When a person has been stopped for the suspicion of driving under the influence, it is easier for the government to prove when the influence is of alcohol versus another drug such as marijuana. When the person driving is under the influence of alcohol, a simple breathalyzer will detect the amount of alcohol in the driver’s bloodstream. Alcohol generally remains in the system while the person is under its actual influence. In other words, when alcohol is in the person’s system, they under the influence of its effects. It does not remain in the system while the person is fully void of its influence. Therefore, a measure of the amount of alcohol in a person’s blood stream will indicate the effect on the person’s body.
Marijuana does not work in the same way. The effects of marijuana that render a person too impaired to drive only effect the person for moments after first smoking it. However, for weeks after, the substance remains in the person’s bloodstream.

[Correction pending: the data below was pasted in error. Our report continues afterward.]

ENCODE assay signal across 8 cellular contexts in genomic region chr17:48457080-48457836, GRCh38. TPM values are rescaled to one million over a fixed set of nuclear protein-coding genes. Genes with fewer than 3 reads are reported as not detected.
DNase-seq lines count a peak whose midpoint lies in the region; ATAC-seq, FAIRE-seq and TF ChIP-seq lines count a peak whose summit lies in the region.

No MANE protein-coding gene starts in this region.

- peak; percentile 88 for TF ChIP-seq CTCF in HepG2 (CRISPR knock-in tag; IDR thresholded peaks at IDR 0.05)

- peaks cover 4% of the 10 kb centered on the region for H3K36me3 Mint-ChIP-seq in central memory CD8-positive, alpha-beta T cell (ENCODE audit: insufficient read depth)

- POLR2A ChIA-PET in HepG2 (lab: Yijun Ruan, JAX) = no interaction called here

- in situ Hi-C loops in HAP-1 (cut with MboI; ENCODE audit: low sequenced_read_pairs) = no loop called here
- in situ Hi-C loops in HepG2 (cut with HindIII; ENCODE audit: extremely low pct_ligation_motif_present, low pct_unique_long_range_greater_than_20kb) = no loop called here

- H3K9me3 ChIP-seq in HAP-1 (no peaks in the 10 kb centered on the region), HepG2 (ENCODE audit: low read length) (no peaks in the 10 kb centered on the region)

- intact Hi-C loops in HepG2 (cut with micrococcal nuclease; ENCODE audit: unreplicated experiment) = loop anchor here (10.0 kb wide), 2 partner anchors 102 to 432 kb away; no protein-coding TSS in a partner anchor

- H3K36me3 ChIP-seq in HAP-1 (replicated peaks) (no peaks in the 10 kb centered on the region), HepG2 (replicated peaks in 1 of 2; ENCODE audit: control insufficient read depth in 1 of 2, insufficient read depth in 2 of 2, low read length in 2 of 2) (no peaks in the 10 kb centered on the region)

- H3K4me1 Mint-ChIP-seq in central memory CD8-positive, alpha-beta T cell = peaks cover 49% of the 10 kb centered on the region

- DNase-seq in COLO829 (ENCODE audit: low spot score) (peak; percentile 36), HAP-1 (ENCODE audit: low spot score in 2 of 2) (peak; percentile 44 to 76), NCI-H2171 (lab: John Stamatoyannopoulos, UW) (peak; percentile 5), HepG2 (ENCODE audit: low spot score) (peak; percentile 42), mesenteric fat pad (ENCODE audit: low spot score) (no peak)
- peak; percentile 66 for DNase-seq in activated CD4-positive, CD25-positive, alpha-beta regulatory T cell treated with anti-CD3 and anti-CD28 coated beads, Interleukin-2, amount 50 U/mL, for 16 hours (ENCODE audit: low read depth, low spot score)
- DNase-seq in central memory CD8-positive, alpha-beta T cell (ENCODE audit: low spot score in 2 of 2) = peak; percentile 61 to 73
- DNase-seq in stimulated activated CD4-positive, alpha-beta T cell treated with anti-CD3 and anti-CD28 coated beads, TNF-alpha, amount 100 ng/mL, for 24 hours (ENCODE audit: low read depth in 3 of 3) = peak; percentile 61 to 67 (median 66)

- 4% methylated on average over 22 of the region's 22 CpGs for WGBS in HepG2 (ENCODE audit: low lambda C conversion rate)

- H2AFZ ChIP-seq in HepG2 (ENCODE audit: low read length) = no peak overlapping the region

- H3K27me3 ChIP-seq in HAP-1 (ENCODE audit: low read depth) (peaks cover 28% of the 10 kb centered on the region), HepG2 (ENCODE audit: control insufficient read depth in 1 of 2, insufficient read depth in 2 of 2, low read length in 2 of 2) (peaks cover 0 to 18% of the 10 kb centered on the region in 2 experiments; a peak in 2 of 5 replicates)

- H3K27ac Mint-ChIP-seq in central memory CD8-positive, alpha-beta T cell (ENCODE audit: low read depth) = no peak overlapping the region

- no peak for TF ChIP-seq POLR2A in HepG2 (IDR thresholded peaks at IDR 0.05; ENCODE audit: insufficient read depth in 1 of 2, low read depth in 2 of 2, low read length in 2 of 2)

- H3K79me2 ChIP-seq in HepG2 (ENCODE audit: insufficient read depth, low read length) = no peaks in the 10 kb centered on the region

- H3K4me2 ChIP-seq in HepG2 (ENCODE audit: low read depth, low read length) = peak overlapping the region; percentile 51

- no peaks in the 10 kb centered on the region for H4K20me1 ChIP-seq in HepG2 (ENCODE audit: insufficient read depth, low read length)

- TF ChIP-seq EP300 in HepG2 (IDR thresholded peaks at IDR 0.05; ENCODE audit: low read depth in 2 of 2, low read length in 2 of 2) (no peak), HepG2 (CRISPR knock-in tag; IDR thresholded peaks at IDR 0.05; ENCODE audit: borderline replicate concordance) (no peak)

Let’s consider an example. David smokes with his friends on Monday afternoon. He is under the influence for some thereafter, but is no longer under its influence Monday evening. David does not drive anywhere until the next day. On Friday he is pulled over by officers for suspicion of driving under the influence. David is not under the influence of anything, but if officer’s were to request he take a blood test, there would be evidence of marijuana in his blood stream. This would be the case even though David was no longer under the influence of marijuana.